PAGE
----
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Preparing for Elevation

post #1 of 9
Thread Starter 
I live in Maryland, and am headed out to Colorado, Steamboat Springs, to ski for a few days starting Wed/Thurs. I've skied out west, but never in CO at this elevation. I've heard to drink lots of water prior to going out, and I have been. I am in solid shape (very active, lift...legs too), but have not been on the slopes yet this season (and only twice last season).

Any tips on being prepared for the elevation and weather/temps??? Thanks-
post #2 of 9
post #3 of 9
Thread Starter 
thanks buddy-
post #4 of 9
I was born and raised at sea level but have lived at elevation and played at much higher elevation for the last 30 years. During that time I have seen many people's reactions to it and the one thing I can tell you is that the range is incredible. A small percentage of people will have a fairly sever reation to 10,000 ft. while most others with the same low land background will have no adverse reation at 14,000 other than shortness of breath. You just have to take it easy and listen to your body. Every week thousands of people do what you are going to be doing without a problem, so don't worry. Just be cautious of getting over excited by how great Steamboat is and charging too hard right off the bat. Altitude tends to inhibit your thirst mechanism, so make stops for drinking water if you are skiing hard. It also tends to increase the affect of alcohol, so don't get too carried away with those apre ski libations.

The Boat has been getting dumped on, so you should have a great trip. Enjoy!
post #5 of 9
Steamboat Springs is about 2000 feet lower than Summitt County. Not as big a deal. I think it's about the same elevation as Park City.
post #6 of 9
Thread Starter 
Thanks guys - Mudfoot, I agree, I have seen on the board a wide range of affects. I am not too worried, but its somewhat new to me. Looks like I'll be in Boulder Wed night, then heading up to Steamboat Thursdat for skiing Thur - Sat. Thursday I'll try and take it light and see how I feel.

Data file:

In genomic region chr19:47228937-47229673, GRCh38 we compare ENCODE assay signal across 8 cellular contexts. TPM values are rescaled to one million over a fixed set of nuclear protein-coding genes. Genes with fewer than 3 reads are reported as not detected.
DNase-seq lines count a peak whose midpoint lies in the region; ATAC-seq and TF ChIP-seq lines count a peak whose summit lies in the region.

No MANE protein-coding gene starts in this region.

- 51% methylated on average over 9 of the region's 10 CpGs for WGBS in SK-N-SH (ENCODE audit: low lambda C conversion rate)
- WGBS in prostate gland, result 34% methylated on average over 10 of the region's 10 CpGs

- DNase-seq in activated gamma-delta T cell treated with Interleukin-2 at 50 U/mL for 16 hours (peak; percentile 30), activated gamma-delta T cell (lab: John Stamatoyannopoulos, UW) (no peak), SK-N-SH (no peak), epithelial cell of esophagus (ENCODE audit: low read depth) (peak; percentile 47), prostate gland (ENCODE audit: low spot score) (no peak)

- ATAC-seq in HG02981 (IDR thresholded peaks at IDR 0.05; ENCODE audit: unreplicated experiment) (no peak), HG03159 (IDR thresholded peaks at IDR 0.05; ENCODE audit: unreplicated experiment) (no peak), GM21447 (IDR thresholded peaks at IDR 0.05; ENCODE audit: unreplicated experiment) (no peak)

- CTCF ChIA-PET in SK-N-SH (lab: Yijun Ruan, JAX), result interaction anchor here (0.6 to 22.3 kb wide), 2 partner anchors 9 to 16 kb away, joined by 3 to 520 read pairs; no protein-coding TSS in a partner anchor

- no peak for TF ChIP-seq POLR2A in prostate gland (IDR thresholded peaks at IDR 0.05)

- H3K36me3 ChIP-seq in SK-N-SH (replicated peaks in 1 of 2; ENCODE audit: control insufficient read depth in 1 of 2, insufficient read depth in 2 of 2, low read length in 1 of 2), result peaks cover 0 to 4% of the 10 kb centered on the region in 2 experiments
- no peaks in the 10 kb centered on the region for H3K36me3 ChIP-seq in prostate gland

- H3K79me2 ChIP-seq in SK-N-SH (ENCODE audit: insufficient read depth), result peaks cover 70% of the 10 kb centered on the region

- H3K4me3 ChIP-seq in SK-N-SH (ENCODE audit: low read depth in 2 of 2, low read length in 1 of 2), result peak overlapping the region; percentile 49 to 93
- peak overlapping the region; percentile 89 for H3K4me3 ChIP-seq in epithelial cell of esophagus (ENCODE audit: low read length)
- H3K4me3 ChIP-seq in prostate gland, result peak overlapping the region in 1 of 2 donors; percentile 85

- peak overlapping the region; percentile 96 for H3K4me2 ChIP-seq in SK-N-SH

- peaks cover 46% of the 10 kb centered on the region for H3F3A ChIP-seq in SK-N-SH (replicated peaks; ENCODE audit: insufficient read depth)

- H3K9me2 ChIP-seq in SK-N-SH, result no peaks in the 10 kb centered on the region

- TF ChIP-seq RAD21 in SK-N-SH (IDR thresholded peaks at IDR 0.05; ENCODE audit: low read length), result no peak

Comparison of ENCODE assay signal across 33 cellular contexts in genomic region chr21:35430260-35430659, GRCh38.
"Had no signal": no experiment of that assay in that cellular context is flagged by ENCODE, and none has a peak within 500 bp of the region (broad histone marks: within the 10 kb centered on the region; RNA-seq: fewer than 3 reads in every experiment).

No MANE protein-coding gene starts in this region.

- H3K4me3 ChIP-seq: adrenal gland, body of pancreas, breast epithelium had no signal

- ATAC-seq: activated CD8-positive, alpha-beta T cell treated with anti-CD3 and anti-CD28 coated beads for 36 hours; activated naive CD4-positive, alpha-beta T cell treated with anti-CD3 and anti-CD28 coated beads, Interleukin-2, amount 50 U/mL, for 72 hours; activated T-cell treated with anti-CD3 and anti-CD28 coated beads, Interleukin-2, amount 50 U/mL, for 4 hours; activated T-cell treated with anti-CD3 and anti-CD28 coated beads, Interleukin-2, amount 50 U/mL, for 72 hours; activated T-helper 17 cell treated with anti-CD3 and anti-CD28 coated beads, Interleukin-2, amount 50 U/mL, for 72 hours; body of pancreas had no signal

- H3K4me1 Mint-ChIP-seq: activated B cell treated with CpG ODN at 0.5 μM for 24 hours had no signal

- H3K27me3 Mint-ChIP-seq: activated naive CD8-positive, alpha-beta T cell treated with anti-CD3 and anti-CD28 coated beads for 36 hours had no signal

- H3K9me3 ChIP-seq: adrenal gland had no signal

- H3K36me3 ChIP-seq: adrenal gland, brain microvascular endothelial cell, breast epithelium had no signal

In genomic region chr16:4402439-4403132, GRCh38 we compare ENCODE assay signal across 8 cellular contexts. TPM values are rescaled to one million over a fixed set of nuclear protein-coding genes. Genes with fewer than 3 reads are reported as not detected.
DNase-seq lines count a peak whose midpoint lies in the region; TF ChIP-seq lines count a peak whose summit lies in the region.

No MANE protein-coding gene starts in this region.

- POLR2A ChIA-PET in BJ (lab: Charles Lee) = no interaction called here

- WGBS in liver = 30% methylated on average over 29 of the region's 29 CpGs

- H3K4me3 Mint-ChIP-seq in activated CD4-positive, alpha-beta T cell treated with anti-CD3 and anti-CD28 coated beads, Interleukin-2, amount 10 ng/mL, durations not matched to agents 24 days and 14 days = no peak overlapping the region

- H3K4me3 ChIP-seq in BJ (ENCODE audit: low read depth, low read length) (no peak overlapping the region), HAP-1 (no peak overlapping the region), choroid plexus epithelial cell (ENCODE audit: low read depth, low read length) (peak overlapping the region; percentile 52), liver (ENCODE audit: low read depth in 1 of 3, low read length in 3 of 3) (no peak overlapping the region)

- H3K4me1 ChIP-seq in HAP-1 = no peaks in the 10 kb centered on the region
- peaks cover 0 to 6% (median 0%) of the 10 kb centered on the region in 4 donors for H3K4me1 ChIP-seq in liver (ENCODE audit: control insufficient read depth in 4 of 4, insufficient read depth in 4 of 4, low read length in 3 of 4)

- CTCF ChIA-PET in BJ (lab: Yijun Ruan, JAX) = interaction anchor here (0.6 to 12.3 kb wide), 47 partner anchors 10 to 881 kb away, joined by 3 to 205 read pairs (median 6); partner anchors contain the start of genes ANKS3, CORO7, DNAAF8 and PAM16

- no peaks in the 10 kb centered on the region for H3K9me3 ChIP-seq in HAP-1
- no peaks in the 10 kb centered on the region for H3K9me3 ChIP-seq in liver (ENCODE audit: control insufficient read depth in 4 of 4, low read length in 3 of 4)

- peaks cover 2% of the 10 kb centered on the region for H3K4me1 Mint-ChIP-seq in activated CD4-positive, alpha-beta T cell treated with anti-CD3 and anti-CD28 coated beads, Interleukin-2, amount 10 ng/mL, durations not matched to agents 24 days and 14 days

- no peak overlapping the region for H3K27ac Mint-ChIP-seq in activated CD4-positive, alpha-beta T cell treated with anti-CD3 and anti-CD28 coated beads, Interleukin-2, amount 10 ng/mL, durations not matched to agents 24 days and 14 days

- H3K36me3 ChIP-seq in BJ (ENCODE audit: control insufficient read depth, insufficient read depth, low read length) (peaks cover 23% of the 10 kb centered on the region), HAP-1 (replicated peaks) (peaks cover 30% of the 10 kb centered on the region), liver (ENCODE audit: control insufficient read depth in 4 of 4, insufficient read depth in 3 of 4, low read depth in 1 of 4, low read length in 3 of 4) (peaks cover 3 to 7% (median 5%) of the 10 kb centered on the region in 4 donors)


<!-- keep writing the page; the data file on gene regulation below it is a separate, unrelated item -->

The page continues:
I have seen the reports - snow everyday for the past week, and more in the forecast for this week. Should be great.
post #7 of 9
Drink lots of water, eat lightly and no alcohol for the 1st couple of days.

You also may want to bring something to help you sleep. I get hyper and suffer from insomenia the 1st couple of nights.

spending the night in boulder will help you get acclimated. But still take it easy for a couple of days.
post #8 of 9
Not much new to add, everyone's covered it all pretty well. But one suggestion to take for what it's worth. Some folks will take the medication Diamox before making a rapid transition to higher elevation (i.e. from sea level to over 6,000'). There's really no scientific evidence to back it up (hence, why take it?) but moreso people believe it helps reduce some of the clinical symptoms of acute mountain sickness when travelers do take it. Speak with your physician about it and he'd be able to write a prescription. There's no physical conditioning you can do at sea level which will prepare you for altitude (but lifting weights certainly will help in other areas of skiing), it's all in how your body physiologically adapts to a lower pressure of oxygen. And that's how it's believed Diamox helps, by stimulating some of the process by which your body adapts to higher altitudes (will spare the entire respiratory process ). I've taken it a few times before and not had any problems (the major side effect is that you pee a lot), and also not taken it and fortunately not had any problems either. It's all up to you. As mentioned in a previous post, thousands of people do this every day without problems. Just remember to drink lots of water (have a CamelBack or something), and have a great time.
post #9 of 9
Thread Starter 
thanks. I'm not worried enough to take any prescription drugs. i've been drinking a lot of water, and getting to bed early, stuff like that. will just see how it goes. Thanks all-
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